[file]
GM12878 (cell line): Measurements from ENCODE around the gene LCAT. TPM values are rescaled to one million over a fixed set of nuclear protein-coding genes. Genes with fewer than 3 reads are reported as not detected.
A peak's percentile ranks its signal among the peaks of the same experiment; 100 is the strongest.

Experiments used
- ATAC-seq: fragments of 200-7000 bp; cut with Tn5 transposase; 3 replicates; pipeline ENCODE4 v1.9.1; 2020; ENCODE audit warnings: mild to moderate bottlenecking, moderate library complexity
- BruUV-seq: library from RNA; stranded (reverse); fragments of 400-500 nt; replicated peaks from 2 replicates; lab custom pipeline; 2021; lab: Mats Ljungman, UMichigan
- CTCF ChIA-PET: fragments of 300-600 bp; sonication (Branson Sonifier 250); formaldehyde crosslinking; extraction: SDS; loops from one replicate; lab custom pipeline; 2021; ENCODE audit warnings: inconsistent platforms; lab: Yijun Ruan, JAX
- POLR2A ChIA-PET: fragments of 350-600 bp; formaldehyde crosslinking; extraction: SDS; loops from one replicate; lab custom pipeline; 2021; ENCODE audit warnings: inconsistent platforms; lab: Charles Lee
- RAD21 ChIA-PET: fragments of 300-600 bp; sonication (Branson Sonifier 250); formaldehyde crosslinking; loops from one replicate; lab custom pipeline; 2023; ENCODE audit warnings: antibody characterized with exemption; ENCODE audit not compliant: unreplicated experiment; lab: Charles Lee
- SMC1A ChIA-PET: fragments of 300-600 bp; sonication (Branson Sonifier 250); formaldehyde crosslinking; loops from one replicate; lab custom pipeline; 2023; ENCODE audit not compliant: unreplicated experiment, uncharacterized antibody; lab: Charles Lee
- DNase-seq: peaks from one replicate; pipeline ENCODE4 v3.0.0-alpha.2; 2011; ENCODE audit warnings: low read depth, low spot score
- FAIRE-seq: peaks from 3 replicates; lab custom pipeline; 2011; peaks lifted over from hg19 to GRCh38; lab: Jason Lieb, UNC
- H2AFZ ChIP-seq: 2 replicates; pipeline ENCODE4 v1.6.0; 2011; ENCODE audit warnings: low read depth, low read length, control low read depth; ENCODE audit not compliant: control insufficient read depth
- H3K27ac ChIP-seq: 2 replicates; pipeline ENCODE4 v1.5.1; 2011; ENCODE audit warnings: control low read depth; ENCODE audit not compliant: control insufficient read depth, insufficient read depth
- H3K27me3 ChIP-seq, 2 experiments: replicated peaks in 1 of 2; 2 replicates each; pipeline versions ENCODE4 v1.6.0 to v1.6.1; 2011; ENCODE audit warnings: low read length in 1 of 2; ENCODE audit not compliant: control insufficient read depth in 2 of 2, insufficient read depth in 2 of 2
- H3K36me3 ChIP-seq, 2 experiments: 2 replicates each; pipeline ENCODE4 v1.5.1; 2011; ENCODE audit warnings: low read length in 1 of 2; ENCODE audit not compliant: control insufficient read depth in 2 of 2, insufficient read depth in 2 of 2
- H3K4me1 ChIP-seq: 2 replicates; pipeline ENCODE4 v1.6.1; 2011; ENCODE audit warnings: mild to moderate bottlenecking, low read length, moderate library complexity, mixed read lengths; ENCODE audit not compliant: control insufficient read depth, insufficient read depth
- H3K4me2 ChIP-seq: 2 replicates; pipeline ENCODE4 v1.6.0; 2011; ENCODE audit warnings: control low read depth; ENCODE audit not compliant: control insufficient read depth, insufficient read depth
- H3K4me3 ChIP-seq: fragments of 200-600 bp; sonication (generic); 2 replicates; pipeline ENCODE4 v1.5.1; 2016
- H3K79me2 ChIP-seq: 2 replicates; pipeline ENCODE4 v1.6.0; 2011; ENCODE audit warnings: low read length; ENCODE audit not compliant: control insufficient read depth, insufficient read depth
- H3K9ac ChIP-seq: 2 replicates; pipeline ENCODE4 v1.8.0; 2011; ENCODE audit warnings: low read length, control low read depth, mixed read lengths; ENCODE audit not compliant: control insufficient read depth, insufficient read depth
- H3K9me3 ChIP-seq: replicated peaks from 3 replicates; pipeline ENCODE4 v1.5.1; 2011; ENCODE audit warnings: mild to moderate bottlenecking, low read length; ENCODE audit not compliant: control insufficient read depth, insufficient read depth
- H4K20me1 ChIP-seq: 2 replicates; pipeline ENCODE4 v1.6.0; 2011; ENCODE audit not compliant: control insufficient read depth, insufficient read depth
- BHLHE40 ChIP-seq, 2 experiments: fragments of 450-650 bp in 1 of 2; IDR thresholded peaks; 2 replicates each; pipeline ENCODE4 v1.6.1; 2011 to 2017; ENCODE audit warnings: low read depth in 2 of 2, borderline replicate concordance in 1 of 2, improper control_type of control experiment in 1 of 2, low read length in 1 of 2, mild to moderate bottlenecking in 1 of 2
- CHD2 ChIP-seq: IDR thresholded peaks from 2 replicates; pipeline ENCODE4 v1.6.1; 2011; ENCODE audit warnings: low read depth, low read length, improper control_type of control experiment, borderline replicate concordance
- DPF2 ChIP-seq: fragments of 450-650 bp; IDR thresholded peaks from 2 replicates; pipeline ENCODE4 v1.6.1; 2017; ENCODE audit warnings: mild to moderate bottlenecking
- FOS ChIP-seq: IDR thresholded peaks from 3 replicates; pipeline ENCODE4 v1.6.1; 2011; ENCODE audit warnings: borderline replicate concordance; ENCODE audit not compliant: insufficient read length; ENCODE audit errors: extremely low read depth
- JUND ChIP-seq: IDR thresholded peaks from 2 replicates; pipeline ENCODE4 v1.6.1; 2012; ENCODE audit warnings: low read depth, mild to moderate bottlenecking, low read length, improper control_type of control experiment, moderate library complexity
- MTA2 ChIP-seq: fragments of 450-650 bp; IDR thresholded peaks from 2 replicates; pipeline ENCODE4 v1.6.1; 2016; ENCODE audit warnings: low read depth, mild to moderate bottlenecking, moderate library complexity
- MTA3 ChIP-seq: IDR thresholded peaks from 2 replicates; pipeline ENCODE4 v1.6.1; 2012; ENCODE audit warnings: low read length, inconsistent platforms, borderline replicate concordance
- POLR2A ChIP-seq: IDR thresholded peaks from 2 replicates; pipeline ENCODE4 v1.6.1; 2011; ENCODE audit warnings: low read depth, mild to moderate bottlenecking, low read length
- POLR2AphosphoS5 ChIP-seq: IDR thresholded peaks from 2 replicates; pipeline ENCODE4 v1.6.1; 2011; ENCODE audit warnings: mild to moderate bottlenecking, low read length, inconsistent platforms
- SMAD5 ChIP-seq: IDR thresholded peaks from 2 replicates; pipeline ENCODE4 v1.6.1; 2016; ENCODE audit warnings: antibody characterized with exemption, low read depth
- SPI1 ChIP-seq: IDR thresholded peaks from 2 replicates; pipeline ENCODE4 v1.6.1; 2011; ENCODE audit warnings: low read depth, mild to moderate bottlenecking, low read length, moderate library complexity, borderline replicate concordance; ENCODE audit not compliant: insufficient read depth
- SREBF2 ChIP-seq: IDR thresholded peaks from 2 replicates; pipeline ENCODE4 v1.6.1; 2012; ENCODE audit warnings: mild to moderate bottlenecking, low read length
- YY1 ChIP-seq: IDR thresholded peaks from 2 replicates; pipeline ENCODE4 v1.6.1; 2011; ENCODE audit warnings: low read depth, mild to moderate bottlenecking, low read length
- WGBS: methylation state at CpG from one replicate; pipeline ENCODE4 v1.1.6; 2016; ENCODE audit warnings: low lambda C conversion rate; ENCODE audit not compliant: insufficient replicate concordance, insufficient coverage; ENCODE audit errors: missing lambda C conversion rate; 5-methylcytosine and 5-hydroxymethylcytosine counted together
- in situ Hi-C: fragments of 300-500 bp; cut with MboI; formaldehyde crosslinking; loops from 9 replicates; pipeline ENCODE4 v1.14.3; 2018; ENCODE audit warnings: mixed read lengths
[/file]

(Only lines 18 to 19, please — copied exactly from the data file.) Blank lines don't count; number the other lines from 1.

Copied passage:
- H3K4me3 ChIP-seq: fragments of 200-600 bp; sonication (generic); 2 replicates; pipeline ENCODE4 v1.5.1; 2016
- H3K79me2 ChIP-seq: 2 replicates; pipeline ENCODE4 v1.6.0; 2011; ENCODE audit warnings: low read length; ENCODE audit not compliant: control insufficient read depth, insufficient read depth